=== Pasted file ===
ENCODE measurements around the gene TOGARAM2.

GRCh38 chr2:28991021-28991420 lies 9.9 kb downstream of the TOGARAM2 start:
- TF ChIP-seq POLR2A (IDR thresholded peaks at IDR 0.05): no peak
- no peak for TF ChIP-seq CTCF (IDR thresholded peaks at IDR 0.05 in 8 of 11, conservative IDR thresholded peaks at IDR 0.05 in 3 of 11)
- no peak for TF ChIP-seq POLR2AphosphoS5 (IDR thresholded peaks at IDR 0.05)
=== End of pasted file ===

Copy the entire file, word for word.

ENCODE measurements around the gene TOGARAM2.

GRCh38 chr2:28991021-28991420 lies 9.9 kb downstream of the TOGARAM2 start:
- TF ChIP-seq POLR2A (IDR thresholded peaks at IDR 0.05): no peak
- no peak for TF ChIP-seq CTCF (IDR thresholded peaks at IDR 0.05 in 8 of 11, conservative IDR thresholded peaks at IDR 0.05 in 3 of 11)
- no peak for TF ChIP-seq POLR2AphosphoS5 (IDR thresholded peaks at IDR 0.05)